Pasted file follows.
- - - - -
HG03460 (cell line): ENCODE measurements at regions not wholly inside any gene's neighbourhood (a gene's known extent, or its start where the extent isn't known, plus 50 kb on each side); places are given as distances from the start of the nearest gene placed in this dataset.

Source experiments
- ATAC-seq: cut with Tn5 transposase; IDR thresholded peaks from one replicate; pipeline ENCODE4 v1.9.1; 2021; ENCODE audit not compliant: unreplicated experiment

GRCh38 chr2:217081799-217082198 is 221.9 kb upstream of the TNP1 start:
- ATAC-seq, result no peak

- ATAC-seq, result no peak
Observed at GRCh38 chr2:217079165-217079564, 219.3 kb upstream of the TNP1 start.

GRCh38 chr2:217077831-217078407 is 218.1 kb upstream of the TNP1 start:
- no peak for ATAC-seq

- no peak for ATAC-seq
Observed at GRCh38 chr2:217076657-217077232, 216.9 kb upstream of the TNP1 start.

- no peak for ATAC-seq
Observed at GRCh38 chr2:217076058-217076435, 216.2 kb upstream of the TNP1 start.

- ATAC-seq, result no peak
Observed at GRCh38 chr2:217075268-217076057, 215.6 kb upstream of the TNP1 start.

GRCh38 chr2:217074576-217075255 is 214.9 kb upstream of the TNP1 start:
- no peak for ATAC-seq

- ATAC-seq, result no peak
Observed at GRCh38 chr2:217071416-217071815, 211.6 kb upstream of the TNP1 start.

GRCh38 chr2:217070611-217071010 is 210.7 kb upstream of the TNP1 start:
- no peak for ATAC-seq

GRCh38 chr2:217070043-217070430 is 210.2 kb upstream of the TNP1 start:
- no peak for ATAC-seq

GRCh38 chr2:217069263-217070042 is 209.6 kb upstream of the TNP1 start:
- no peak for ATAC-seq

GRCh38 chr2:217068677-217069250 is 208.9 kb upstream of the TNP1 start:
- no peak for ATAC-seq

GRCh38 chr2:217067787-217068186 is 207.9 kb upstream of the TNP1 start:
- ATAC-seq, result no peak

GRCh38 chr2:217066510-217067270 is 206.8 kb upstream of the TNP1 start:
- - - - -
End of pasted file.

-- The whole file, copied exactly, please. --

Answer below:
HG03460 (cell line): ENCODE measurements at regions not wholly inside any gene's neighbourhood (a gene's known extent, or its start where the extent isn't known, plus 50 kb on each side); places are given as distances from the start of the nearest gene placed in this dataset.

Source experiments
- ATAC-seq: cut with Tn5 transposase; IDR thresholded peaks from one replicate; pipeline ENCODE4 v1.9.1; 2021; ENCODE audit not compliant: unreplicated experiment

GRCh38 chr2:217081799-217082198 is 221.9 kb upstream of the TNP1 start:
- ATAC-seq, result no peak

- ATAC-seq, result no peak
Observed at GRCh38 chr2:217079165-217079564, 219.3 kb upstream of the TNP1 start.

GRCh38 chr2:217077831-217078407 is 218.1 kb upstream of the TNP1 start:
- no peak for ATAC-seq

- no peak for ATAC-seq
Observed at GRCh38 chr2:217076657-217077232, 216.9 kb upstream of the TNP1 start.

- no peak for ATAC-seq
Observed at GRCh38 chr2:217076058-217076435, 216.2 kb upstream of the TNP1 start.

- ATAC-seq, result no peak
Observed at GRCh38 chr2:217075268-217076057, 215.6 kb upstream of the TNP1 start.

GRCh38 chr2:217074576-217075255 is 214.9 kb upstream of the TNP1 start:
- no peak for ATAC-seq

- ATAC-seq, result no peak
Observed at GRCh38 chr2:217071416-217071815, 211.6 kb upstream of the TNP1 start.

GRCh38 chr2:217070611-217071010 is 210.7 kb upstream of the TNP1 start:
- no peak for ATAC-seq

GRCh38 chr2:217070043-217070430 is 210.2 kb upstream of the TNP1 start:
- no peak for ATAC-seq

GRCh38 chr2:217069263-217070042 is 209.6 kb upstream of the TNP1 start:
- no peak for ATAC-seq

GRCh38 chr2:217068677-217069250 is 208.9 kb upstream of the TNP1 start:
- no peak for ATAC-seq

GRCh38 chr2:217067787-217068186 is 207.9 kb upstream of the TNP1 start:
- ATAC-seq, result no peak

GRCh38 chr2:217066510-217067270 is 206.8 kb upstream of the TNP1 start: